Since cryptocurrencies are anonymous, they have also become favored currencies for criminal transactions. Popular crimes which are carried out with cryptocurrency include money laundering, tax evasion, and making illegal purchases on the dark web.
However, cryptocurrency advocates assert that the value of the anonymity provided for users conducting legal transactions greatly outweighs the risk posed by criminals. It is important to note that despite the growing popularity of cryptocurrency, cash is still by far the favorite financial instrument used by criminals. Some economists worry that the use of cryptocurrency could be a short-lived fad or speculative bubble. They believe that this is the case because cryptocurrencies are not pegged to any material goods. These economists usually reference the rapid surges and drops in the value of Bitcoin as support for this argument.
It is also important to note that while cryptocurrencies take significant precautions to ward off hackers, they are not immune to the threat posed by hacking. There have been over 40 thefts in the history of cryptocurrency. A small number of these thefts have exceeded US$ 1 million in value.
Despite the risks inherent with using cryptocurrencies, their popularity continues to soar.
Why Use a Cryptocurrency Bank Account?
There are banks accepting bitcoin and other cryptocurrencies but many are not. Several US banks have announced recently that they are limiting the purchase of cryptocurrencies using credit cards. Complaints that banks are denying purchases of cryptocurrencies made with credit cards have been surfacing for years. Until recently, these complaints were disregarded as speculation. However, the recent announcements regarding the lack of US banks accepting bitcoin and other e-currency suggest a shift in the banking industry away from cryptocurrencies. The premiere reason that banks give for banning the use of cryptocurrencies is related to their volatility. Other arguments for limiting cryptocurrency transactions include a lack of mainstream acceptance and an increased risk of threat or fraud.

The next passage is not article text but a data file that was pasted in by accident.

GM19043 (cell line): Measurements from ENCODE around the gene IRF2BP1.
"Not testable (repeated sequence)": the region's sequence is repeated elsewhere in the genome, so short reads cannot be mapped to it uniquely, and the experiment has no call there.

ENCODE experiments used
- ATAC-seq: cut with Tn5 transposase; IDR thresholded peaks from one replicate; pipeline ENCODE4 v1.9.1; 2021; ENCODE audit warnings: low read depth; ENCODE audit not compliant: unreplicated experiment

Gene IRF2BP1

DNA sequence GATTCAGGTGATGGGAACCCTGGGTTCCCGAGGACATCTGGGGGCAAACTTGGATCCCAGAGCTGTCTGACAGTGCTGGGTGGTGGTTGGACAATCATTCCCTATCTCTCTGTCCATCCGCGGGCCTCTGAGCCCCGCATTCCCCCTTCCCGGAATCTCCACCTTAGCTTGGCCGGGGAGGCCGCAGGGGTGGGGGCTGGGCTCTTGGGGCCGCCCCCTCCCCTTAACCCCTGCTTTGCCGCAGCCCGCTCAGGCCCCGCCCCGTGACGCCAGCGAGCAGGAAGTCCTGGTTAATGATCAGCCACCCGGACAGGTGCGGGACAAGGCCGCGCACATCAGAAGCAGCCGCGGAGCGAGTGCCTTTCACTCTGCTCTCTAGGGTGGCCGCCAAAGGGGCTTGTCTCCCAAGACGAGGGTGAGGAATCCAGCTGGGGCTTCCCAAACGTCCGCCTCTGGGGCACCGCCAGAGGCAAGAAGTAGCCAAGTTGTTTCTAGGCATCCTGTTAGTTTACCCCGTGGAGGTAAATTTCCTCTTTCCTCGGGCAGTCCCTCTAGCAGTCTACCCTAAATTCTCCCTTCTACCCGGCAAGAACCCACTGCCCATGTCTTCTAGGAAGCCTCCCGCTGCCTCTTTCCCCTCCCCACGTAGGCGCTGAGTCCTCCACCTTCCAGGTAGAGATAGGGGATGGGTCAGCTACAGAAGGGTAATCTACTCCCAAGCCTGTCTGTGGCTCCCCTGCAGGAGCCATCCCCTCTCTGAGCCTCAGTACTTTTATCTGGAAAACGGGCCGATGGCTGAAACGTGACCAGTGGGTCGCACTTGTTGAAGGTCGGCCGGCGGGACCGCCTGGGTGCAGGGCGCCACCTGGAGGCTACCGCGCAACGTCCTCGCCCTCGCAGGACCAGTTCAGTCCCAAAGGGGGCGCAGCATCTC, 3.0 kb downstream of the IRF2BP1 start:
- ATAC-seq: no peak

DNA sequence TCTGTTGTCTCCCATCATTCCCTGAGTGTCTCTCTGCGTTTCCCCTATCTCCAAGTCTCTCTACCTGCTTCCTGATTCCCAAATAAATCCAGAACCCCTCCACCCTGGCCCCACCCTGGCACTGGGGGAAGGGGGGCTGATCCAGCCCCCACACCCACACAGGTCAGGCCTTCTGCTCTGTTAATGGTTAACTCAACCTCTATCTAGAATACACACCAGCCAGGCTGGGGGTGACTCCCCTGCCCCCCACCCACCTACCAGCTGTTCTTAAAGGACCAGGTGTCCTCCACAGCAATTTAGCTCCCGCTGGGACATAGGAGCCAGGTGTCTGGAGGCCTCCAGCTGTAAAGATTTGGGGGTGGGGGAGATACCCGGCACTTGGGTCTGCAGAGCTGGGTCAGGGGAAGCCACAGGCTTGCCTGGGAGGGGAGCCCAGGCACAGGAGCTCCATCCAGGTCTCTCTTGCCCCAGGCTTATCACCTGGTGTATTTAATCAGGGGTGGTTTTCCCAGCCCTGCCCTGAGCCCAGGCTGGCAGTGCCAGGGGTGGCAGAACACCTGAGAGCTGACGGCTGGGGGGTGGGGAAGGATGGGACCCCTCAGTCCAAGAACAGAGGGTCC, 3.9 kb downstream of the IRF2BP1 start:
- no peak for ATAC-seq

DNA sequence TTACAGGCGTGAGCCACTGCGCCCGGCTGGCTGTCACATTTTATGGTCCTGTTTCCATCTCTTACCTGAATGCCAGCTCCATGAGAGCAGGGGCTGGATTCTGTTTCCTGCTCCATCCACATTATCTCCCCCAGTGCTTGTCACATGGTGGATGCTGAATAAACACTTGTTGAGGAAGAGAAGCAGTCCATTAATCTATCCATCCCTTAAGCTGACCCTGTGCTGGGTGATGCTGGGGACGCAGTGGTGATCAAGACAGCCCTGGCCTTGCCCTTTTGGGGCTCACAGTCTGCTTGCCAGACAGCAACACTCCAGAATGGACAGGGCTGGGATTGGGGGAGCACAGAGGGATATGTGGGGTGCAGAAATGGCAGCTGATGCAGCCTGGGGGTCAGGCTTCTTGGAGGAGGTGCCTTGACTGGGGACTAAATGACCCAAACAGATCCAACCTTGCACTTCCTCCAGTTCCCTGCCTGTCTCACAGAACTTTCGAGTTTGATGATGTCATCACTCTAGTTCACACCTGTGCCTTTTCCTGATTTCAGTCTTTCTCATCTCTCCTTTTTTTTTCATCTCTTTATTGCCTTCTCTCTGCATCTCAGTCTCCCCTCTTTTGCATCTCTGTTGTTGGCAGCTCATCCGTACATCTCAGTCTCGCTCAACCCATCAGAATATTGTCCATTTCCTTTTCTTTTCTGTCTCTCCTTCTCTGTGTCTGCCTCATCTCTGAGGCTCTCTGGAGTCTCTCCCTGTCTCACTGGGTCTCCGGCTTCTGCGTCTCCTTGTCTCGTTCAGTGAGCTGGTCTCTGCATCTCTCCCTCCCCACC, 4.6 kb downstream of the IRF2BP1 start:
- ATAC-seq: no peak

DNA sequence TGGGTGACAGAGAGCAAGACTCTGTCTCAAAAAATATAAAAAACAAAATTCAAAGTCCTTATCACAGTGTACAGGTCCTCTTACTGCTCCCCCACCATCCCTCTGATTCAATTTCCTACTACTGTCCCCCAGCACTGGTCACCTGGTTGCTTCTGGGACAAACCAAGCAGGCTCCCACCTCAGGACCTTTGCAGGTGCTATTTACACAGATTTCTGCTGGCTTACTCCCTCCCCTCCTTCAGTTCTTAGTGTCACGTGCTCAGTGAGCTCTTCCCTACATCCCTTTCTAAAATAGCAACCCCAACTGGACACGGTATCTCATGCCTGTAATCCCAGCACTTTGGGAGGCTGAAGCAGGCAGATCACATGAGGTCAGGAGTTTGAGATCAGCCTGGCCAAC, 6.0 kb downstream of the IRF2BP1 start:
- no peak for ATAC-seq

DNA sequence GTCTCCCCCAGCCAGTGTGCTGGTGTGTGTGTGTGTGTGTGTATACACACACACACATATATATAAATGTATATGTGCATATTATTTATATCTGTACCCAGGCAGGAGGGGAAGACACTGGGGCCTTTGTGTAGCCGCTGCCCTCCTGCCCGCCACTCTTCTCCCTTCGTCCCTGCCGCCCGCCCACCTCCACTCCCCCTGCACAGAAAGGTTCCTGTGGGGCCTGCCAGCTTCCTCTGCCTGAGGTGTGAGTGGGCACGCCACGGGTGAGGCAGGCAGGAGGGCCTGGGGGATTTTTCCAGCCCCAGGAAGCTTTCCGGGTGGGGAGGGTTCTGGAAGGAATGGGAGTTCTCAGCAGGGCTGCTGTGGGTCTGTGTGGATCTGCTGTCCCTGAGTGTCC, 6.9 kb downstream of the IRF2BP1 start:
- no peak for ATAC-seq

Financial institutions are faced with increased risk when cryptocurrency purchases are made with credit cards. This is the case as a result of the increased volatility associated with cryptocurrencies. If a purchase of cryptocurrency is made using a credit card, the currency may not have enough value to cover the repayment.
The recent crackdown by US banks on credit card purchases was foreseeable for those watching trends related to cryptocurrency. Previously, several major US credit card networks changed the merchant category code for cryptocurrencies. The change in code allowed these banks and card issuers to charge cash advance fees when credit cards are used to purchase cryptocurrencies. The fees are levied in addition to the fees charged by cryptocurrency exchanges for conducting the transactions. In addition to those fees, some credit card companies also charge extremely high interest rates for cryptocurrency purchases. There are both domestic and offshore exchanges. For bitcoin, for example, we call the foreign version an offshore bitcoin exchange.